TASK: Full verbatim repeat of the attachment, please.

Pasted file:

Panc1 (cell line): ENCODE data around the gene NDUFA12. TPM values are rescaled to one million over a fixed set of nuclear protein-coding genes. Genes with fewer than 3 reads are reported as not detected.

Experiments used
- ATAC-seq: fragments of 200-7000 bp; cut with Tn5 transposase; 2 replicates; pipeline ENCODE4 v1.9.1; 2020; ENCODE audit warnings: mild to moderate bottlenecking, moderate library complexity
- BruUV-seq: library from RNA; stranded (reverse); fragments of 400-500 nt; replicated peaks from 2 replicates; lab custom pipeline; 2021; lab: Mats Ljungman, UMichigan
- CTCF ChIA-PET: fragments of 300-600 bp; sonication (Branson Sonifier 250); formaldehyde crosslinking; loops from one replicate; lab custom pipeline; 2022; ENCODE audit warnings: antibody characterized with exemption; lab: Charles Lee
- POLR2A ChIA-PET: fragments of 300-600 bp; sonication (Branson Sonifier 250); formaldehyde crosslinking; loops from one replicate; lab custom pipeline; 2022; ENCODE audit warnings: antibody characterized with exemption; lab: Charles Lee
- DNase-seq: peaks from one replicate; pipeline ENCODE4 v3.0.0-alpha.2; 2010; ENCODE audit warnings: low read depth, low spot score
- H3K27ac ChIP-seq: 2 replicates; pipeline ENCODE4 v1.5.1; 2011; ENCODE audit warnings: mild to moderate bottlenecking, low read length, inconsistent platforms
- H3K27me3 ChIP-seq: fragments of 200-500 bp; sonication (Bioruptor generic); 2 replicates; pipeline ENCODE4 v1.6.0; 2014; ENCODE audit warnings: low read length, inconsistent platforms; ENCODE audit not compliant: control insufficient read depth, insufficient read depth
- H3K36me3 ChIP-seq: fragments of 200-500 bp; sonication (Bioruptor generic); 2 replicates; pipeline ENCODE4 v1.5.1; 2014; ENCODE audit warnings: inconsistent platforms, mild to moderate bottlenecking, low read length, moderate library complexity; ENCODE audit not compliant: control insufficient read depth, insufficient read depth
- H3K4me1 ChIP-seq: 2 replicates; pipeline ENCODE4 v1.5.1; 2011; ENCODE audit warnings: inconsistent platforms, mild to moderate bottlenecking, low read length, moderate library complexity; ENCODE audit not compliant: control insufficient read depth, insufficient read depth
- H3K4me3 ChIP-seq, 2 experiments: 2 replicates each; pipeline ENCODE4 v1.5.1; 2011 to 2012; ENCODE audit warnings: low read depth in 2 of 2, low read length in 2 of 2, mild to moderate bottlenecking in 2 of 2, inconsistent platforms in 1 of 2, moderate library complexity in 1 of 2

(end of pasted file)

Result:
Panc1 (cell line): ENCODE data around the gene NDUFA12. TPM values are rescaled to one million over a fixed set of nuclear protein-coding genes. Genes with fewer than 3 reads are reported as not detected.

Experiments used
- ATAC-seq: fragments of 200-7000 bp; cut with Tn5 transposase; 2 replicates; pipeline ENCODE4 v1.9.1; 2020; ENCODE audit warnings: mild to moderate bottlenecking, moderate library complexity
- BruUV-seq: library from RNA; stranded (reverse); fragments of 400-500 nt; replicated peaks from 2 replicates; lab custom pipeline; 2021; lab: Mats Ljungman, UMichigan
- CTCF ChIA-PET: fragments of 300-600 bp; sonication (Branson Sonifier 250); formaldehyde crosslinking; loops from one replicate; lab custom pipeline; 2022; ENCODE audit warnings: antibody characterized with exemption; lab: Charles Lee
- POLR2A ChIA-PET: fragments of 300-600 bp; sonication (Branson Sonifier 250); formaldehyde crosslinking; loops from one replicate; lab custom pipeline; 2022; ENCODE audit warnings: antibody characterized with exemption; lab: Charles Lee
- DNase-seq: peaks from one replicate; pipeline ENCODE4 v3.0.0-alpha.2; 2010; ENCODE audit warnings: low read depth, low spot score
- H3K27ac ChIP-seq: 2 replicates; pipeline ENCODE4 v1.5.1; 2011; ENCODE audit warnings: mild to moderate bottlenecking, low read length, inconsistent platforms
- H3K27me3 ChIP-seq: fragments of 200-500 bp; sonication (Bioruptor generic); 2 replicates; pipeline ENCODE4 v1.6.0; 2014; ENCODE audit warnings: low read length, inconsistent platforms; ENCODE audit not compliant: control insufficient read depth, insufficient read depth
- H3K36me3 ChIP-seq: fragments of 200-500 bp; sonication (Bioruptor generic); 2 replicates; pipeline ENCODE4 v1.5.1; 2014; ENCODE audit warnings: inconsistent platforms, mild to moderate bottlenecking, low read length, moderate library complexity; ENCODE audit not compliant: control insufficient read depth, insufficient read depth
- H3K4me1 ChIP-seq: 2 replicates; pipeline ENCODE4 v1.5.1; 2011; ENCODE audit warnings: inconsistent platforms, mild to moderate bottlenecking, low read length, moderate library complexity; ENCODE audit not compliant: control insufficient read depth, insufficient read depth
- H3K4me3 ChIP-seq, 2 experiments: 2 replicates each; pipeline ENCODE4 v1.5.1; 2011 to 2012; ENCODE audit warnings: low read depth in 2 of 2, low read length in 2 of 2, mild to moderate bottlenecking in 2 of 2, inconsistent platforms in 1 of 2, moderate library complexity in 1 of 2